Spotting scope buyer's guide

Men using spotting scopes in NZ

Our spotting scope buyer's guide provides you with information to help you in choosing a spotting scope, and will help you understand spotting scope specifications. 

The information below will explore the difference between spotting scopes, monoculars, binoculars and telescopes, and help you choose the perfect scope to suit your needs. We'll also guide you through the technical information about spotting scopes to help you choose the best spotting scope specification for you. 

Why choose a spotting scope?

Spotting scopes are widely known as the top of the range type of scope due to their high magnification power. They can be best described as a cross between a small telescope; which has been modified for day time, terrestrial use, and a large and very powerful monocular. Spotting scopes are similar in design to monoculars, as both products are comprised of one scope which can be used to view images through either eye. The two types of scope simply differ in size and power; monoculars that have larger lenses, more powerful magnification, and wider views are called spotting scopes.

Spotting scopes are:

  • made up of only one viewing scope
  • the most powerful scope to be used for land viewing, providing a magnification which often ranges from 20-60x that of the unassisted eye
  • often used for bird watching, hunting, surveillance, plane spotting and ship spotting
  • available in a range of sizes
  • larger and heavier than binoculars and monoculars so require tripods for effective use and are less portable
  • often more durable than monoculars and binoculars
  • often more comfortable to use for extended viewing activities as they allow eye pieces to be changed for different applications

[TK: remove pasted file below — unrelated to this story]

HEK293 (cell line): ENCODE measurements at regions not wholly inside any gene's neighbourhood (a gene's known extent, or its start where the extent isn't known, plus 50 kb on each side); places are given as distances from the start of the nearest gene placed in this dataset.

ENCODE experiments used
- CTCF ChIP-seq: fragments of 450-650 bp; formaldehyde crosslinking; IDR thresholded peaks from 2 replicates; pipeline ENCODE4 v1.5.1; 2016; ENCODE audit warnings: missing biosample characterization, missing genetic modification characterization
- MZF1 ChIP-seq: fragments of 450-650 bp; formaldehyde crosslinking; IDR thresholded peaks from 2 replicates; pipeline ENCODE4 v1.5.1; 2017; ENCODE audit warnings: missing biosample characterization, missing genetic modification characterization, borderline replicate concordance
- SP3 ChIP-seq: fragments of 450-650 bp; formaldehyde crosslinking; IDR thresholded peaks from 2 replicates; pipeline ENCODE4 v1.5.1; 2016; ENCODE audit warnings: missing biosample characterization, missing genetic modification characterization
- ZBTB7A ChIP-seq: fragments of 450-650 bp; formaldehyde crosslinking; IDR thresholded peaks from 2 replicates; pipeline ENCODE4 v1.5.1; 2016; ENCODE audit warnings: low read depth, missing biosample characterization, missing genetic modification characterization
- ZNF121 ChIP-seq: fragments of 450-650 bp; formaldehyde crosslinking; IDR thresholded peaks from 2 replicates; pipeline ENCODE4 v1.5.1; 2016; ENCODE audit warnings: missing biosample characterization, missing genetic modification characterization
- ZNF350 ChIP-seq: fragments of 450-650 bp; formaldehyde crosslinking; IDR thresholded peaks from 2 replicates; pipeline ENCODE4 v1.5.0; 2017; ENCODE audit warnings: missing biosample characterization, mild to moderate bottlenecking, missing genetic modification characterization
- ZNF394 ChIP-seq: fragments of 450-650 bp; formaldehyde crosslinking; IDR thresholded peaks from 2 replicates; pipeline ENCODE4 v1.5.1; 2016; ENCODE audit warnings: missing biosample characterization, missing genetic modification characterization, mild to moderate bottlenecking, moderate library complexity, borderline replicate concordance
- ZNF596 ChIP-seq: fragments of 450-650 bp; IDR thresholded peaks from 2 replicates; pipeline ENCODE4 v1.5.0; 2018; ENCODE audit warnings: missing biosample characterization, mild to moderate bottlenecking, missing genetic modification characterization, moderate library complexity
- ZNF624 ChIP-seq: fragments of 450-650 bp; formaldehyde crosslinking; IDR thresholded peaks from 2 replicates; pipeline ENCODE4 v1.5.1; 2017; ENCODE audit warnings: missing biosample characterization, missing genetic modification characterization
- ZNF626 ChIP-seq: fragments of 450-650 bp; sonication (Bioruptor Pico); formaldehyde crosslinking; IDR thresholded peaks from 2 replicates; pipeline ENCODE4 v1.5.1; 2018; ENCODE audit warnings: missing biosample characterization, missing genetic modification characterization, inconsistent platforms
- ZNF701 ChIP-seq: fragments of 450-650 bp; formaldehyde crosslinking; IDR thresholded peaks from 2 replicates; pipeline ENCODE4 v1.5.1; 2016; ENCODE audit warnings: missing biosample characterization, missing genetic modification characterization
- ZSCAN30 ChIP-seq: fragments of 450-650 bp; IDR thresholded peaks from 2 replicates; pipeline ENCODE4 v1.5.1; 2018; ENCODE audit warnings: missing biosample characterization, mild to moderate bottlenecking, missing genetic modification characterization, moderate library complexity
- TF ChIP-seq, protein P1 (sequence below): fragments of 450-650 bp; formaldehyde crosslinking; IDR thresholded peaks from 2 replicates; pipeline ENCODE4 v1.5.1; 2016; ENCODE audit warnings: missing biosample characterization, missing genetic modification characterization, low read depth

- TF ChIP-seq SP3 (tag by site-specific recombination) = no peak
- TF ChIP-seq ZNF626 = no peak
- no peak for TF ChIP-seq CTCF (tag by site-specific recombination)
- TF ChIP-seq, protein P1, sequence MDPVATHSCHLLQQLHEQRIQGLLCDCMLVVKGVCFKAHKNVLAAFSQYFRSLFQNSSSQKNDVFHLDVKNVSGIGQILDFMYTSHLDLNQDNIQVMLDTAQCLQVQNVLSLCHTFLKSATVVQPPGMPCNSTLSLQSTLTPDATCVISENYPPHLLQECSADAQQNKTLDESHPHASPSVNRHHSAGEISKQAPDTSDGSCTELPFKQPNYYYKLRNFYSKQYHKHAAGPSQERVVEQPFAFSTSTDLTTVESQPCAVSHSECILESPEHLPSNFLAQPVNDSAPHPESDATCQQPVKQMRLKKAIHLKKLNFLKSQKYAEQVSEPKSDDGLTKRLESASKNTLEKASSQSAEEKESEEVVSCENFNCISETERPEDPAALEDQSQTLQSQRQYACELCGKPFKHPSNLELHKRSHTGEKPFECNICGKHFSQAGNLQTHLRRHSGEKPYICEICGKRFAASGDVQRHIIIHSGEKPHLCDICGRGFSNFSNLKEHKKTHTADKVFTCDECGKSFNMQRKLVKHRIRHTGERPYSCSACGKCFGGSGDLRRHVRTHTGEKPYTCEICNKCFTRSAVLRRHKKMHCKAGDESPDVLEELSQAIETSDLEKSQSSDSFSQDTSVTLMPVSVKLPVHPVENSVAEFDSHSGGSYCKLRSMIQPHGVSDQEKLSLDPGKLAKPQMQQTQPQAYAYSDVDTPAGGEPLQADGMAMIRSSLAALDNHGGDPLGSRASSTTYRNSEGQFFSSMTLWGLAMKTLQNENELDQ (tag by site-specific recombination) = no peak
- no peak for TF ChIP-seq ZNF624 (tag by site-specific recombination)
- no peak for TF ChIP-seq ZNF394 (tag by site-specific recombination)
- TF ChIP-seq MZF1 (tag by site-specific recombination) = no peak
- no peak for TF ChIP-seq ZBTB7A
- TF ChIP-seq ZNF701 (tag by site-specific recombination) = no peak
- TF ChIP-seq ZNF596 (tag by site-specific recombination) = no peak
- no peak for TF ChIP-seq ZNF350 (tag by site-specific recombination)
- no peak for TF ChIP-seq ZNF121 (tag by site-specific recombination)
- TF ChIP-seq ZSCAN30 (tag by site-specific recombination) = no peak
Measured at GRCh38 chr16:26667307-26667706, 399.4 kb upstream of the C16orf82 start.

• unable to provide the same close focus ability as binoculars

    Still unsure which scope will best suit you? Let’s take a look at the key differences between spotting scopes, monoculars and binoculars.

    Spotting scope vs binoculars and monoculars

    The most significant functional difference between spotting scopes, binoculars and monoculars is their magnification power. With a magnification power of 20x and above of the unassisted eye or higher, spotting scopes are much more powerful than both monoculars and binoculars. A second major difference is lens size, something which often results in spotting scopes being much larger and less portable than other land viewing scopes. We’ll talk more about magnification and lens size later.

    Choosing the right spotting scope for you

    Understanding the numbers

    Now that you have considered the pros and cons of spotting scopes, it’s time to take a closer look at the specification of spotting scope that you require.

    The specification of a spotting scope is indicated by two numbers. The first number is the magnification power of the spotting scope; the second is the diameter of the spotting scopes objective, or front lens. These two elements effect how the spotting scope will perform in different circumstances and also the size of the spotting scope.

    We’ve provided an example below to help you understand how this works.

    Example: A spotting scope with a specification of 20-60 x 80mm

    Magnification power

    This spotting scope will have a magnification power that ranges between 20 and 60, meaning that an object will appear between 20 and 60 times closer than it would to your unassisted eye, depending on the magnification range that you have set. For example, if you view a deer that stands 100 metres away from you through a 20-60 x 80mm spotting scope that is set at a magnification of 60, it will appear as though it were only 1.6 meters away (100 divided by 60). Spotting scopes with higher magnification will allow you to see further and in more detail.

    Objective lens diameter

    The second number used in spotting scope identification refers to the spotting scopes objective lens diameter. The objective lens is the lens at the front of the spotting scope, furthest away from your eyes, and closest to what you are looking at. The objective lens diameter of the example spotting scope is 80mm.